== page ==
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Bannister asserted that in Lear his very stick acted. Home's ‘Douglas’ was first offered to Garrick, who returned it with an opinion that it was totally unfit for the stage (Dr. A. Carlyle, Autobiography, p. 325). Armstrong, on account of the rejection of his ‘Forced Marriage,’ maintained his anger for twenty years. Hawkins and Mickle for similar reasons remained hostile. Mickle inserted an angry note in his ‘Lusiad.’ Soon after he saw Garrick in ‘Lear,’ and after fetching a deep sigh said, ‘I wish the note was out of my book’ (Horne, Essays, p. 38, ed. 1808). ‘Garrick in the Shades, or a Peep into Elysium,’ 8vo, 1779, a farce published after his death, represents Garrick as hurt at the cold reception given him by Shakespeare.

Garrick collected books and bric-à-brac. His books, with additions by Mrs. Garrick, were dispersed in 1823 at a ten days' sale at Saunders's. From the Garrick collection of plays Lamb took for Hone's ‘Table Book’ many extracts, subsequently included in his ‘Specimens of the English Dramatic Poets.’ Garrick's will is printed in Murphy's ‘Life.’ Innumerable portraits and engravings of Garrick are to be found. One portrait by Hogarth represents him composing the prologue to ‘Taste.’ Sir Joshua Reynolds painted him several times. One of his most famous pictures is that presenting Garrick between Tragedy and Comedy. A portrait of Garrick as Kitely is, or quite recently was, in the Huth collection. A third portrait by Reynolds was presented to the Garrick Club in 1888 from his family collection by the Earl of Fife. The Garrick Club contains in addition among others a portrait assigned to Hogarth, pictures by Zoffany representing Garrick as Jaffier, as Macbeth, and as Lord Chalkstone, by Hayman as Ranger, by Morland (copied from Dance) as Richard III, by Loutherbourg as Don John in the ‘Chances’ and Richard III; by an unknown hand as Romeo and a steward of the Jubilee. In 1766 Gainsborough [q. v.] painted a portrait of Garrick for the corporation of Stratford-on-Avon, said by Mrs. Garrick to be the best portrait ever taken of ‘her Davy.’ Another by the same artist was painted in 1770.

[The chief authority for the Life of Garrick is contained in his Private Correspondence, published in 2 vols. folio, with a memoir by Boaden, in 1832. Much valuable matter not yet fully used is in the Forster collections at South Kensington Museum. Portions of this have been incorporated into Mr. Percy Fitzgerald's Life of Garrick, 2 vols. 1868. The Life of Garrick by Tom Davies, 2 vols. 1780 (first edit.), the opening sentence of which is attributed to Johnson, is the basis of much subsequent information. Johnson professed his willingness to write a memoir, but the offer was declined by Mrs. Garrick. Murphy's Life of Garrick, 2 vols. 1801, contains matter not elsewhere found. More recent monographs are by Joseph Knight (the writer of this article), 1894, and by Sir Theodore Martin in Monographs, a collection of articles from Quart. Rev. 1906. Some previously unpublished correspondence by Prof. George Pierce Baker of Harvard Univ. appeared in 1907. See also memoirs of contemporary actors, Macklin, Cumberland, O'Keeffe, Colman and Foote; Boswell's Life of Johnson, by Dr. Birkbeck Hill; Dr. Hill's edition of Hume's Letters; Forster's Life of Goldsmith; Horace Walpole's Letters; Rogers's Table Talk; Victor's Works; Tate Wilkinson's Memoirs; The Dramatic Censor; Nichols's Anecdotes and Illustrations; Genest's Account of English Stage; Biographia Dramatica; Notes and Queries, 4th ser., passim; R. W. Lowe's Bibliographical Account of English Theatrical Literature (1888, pp. 136–147), which enumerates no less than 87 pamphlets dealing with Garrick's career.]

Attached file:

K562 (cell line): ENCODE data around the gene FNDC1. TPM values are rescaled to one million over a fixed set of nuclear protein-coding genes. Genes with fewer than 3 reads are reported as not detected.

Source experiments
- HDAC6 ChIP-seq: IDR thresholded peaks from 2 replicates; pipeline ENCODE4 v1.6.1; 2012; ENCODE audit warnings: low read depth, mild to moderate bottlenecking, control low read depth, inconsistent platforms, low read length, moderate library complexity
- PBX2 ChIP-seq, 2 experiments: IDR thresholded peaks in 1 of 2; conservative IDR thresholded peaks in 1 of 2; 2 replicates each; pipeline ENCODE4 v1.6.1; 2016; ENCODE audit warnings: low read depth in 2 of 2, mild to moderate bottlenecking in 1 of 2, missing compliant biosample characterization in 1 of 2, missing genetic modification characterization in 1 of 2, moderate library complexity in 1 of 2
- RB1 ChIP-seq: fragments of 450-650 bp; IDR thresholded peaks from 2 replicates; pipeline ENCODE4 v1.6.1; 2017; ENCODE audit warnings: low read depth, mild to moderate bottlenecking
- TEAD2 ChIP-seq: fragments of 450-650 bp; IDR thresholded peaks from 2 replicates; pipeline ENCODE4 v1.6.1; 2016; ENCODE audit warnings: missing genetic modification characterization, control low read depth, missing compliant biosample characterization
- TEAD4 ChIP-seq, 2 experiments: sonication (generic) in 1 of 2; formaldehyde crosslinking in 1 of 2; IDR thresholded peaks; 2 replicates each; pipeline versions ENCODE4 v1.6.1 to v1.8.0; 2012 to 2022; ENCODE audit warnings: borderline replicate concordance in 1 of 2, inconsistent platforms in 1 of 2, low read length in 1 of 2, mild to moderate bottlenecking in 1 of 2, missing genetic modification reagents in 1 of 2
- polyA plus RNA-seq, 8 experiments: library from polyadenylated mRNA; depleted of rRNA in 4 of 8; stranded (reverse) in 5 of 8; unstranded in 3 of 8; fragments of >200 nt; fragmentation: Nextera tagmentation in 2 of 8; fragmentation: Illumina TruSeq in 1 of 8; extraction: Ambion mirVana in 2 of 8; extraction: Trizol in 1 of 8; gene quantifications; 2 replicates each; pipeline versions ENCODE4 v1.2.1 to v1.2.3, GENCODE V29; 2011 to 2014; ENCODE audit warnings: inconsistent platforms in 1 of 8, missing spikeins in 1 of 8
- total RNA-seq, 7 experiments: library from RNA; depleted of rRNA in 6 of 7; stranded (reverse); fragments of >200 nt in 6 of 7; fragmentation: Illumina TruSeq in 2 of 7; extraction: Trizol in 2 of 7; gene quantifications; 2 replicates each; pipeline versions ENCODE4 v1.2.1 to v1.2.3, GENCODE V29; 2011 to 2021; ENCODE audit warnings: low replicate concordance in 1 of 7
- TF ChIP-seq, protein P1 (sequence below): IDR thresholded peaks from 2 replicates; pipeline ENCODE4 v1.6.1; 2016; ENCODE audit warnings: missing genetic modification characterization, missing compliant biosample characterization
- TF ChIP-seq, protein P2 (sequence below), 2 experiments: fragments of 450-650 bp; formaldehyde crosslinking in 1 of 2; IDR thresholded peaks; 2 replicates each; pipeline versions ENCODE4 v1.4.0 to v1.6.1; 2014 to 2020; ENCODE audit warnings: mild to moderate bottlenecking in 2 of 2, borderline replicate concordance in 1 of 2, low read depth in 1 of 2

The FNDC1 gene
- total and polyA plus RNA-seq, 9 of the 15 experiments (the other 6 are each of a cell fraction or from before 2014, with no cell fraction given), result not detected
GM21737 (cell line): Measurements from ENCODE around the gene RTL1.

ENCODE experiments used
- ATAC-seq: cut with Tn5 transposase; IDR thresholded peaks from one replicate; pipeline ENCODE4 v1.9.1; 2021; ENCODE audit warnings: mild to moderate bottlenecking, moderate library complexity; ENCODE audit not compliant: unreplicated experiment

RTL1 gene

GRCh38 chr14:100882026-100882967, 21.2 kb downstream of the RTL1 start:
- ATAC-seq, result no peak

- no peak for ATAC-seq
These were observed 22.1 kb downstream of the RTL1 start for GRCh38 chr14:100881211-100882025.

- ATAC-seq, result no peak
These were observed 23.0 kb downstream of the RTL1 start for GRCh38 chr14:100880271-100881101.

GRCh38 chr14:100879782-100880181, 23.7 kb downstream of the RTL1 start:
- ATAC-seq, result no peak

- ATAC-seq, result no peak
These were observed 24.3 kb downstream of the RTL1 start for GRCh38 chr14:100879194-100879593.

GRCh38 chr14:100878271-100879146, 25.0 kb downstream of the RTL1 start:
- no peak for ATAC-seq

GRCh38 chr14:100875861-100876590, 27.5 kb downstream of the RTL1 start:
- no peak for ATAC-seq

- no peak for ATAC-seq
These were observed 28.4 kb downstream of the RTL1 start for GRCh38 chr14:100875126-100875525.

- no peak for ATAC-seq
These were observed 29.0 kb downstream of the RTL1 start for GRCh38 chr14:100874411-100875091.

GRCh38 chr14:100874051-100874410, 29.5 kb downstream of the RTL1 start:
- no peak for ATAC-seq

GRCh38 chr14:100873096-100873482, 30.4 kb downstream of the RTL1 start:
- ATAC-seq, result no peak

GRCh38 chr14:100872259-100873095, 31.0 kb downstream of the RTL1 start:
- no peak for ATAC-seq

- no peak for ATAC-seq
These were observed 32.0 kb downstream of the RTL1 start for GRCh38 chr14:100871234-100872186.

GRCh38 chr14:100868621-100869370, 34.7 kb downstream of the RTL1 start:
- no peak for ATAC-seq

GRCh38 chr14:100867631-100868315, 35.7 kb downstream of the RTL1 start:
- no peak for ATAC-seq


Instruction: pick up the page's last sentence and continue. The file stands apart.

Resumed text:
J. K.

GARROD, ALFRED HENRY (1846–1879), zoologist, eldest child of Dr. (afterwards Sir) Alfred Baring Garrod (1819–1907), an eminent physician, was born in Charterhouse Square, London, on 18 May 1846. He was educated at University College School, and entered University College in October 1862. He owed much of his scientific enthusiasm to Professor Sharpey's lectures on physiology, and also received a marked bias towards mathematical and mechanical studies from Professor De Morgan. In October 1864 he entered as a medical student at King's College, London, gaining a Warneford scholarship at entrance, and the medical scholarship in three successive years. In 1868 he became a licentiate of the Apothecaries' Society, and won an exhibition for natural science at St. John's College, Cambridge, where he commenced residence in October. During his university course he made several interesting researches on the causes of the varying temperature of the human body and on the circulation of the blood, and made some improvements in the sphygmograph. In 1870 he was elected to a foundation scholarship at St. John's, and in December 1871 he was placed senior in the natural sciences tripos. His election to a fellowship at St. John's in November 1873 was the first instance there of this distinction being given for natural science. In June 1871 Garrod was elected prosector to the Zoological Society, and he pursued his work in the dissecting room of the Zoological Gardens, Regent's Park, with devoted ardour till his death. The great quantity of material continually accumulating there for research drew him into almost exclusively zoological work. The anatomy of birds be-